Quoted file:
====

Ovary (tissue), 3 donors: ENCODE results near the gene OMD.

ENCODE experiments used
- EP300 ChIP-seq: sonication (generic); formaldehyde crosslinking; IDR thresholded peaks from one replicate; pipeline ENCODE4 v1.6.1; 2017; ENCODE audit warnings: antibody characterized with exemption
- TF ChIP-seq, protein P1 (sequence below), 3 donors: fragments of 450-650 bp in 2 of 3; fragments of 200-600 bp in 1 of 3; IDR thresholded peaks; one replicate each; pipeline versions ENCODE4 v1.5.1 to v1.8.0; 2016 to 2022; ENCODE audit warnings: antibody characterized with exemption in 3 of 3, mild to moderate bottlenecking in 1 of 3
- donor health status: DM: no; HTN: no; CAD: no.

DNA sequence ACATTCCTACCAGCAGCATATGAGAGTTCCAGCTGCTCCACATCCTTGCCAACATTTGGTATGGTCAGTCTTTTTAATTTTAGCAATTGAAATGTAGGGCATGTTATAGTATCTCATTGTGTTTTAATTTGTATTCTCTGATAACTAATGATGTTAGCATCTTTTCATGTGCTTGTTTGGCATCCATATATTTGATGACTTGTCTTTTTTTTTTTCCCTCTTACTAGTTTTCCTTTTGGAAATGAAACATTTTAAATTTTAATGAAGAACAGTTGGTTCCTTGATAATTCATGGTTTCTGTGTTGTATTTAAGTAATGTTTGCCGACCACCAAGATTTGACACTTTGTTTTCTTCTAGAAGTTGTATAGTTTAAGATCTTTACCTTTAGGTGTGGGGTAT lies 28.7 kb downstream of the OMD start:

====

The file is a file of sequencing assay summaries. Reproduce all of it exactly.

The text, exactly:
Ovary (tissue), 3 donors: ENCODE results near the gene OMD.

ENCODE experiments used
- EP300 ChIP-seq: sonication (generic); formaldehyde crosslinking; IDR thresholded peaks from one replicate; pipeline ENCODE4 v1.6.1; 2017; ENCODE audit warnings: antibody characterized with exemption
- TF ChIP-seq, protein P1 (sequence below), 3 donors: fragments of 450-650 bp in 2 of 3; fragments of 200-600 bp in 1 of 3; IDR thresholded peaks; one replicate each; pipeline versions ENCODE4 v1.5.1 to v1.8.0; 2016 to 2022; ENCODE audit warnings: antibody characterized with exemption in 3 of 3, mild to moderate bottlenecking in 1 of 3
- donor health status: DM: no; HTN: no; CAD: no.

DNA sequence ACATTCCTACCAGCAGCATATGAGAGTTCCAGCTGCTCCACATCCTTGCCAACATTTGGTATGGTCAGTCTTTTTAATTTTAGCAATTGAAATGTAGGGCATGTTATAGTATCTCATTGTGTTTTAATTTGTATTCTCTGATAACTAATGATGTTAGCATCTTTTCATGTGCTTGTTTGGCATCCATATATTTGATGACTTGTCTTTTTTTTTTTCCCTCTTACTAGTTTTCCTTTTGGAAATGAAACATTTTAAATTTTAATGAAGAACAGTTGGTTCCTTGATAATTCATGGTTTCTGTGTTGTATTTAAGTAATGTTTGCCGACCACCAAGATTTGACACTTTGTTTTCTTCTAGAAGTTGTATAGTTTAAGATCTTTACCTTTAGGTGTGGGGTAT lies 28.7 kb downstream of the OMD start: